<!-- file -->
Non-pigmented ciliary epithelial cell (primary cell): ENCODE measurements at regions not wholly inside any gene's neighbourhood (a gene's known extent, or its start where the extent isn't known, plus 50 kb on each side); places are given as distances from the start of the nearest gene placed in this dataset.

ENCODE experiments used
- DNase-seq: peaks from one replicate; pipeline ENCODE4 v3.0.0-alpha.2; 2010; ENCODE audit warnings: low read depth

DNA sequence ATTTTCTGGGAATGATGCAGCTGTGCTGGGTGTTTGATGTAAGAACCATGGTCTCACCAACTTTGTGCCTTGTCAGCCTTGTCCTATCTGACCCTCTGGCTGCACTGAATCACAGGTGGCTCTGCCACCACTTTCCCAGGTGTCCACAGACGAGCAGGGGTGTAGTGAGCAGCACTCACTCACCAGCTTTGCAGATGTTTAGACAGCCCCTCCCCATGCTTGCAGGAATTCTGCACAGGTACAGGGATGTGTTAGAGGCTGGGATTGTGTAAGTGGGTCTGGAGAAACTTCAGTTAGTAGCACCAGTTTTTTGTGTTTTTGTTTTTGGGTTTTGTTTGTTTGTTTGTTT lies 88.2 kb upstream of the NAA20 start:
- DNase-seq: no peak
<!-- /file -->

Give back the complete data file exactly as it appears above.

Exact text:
Non-pigmented ciliary epithelial cell (primary cell): ENCODE measurements at regions not wholly inside any gene's neighbourhood (a gene's known extent, or its start where the extent isn't known, plus 50 kb on each side); places are given as distances from the start of the nearest gene placed in this dataset.

ENCODE experiments used
- DNase-seq: peaks from one replicate; pipeline ENCODE4 v3.0.0-alpha.2; 2010; ENCODE audit warnings: low read depth

DNA sequence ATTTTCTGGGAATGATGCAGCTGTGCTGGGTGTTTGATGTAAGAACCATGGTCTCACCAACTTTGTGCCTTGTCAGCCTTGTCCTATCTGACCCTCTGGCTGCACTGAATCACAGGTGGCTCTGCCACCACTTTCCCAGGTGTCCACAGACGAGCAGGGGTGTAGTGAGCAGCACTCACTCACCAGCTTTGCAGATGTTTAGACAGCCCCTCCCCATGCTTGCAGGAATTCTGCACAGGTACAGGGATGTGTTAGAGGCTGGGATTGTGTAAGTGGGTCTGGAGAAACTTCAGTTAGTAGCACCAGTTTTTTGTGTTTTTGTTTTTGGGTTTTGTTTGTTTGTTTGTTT lies 88.2 kb upstream of the NAA20 start:
- DNase-seq: no peak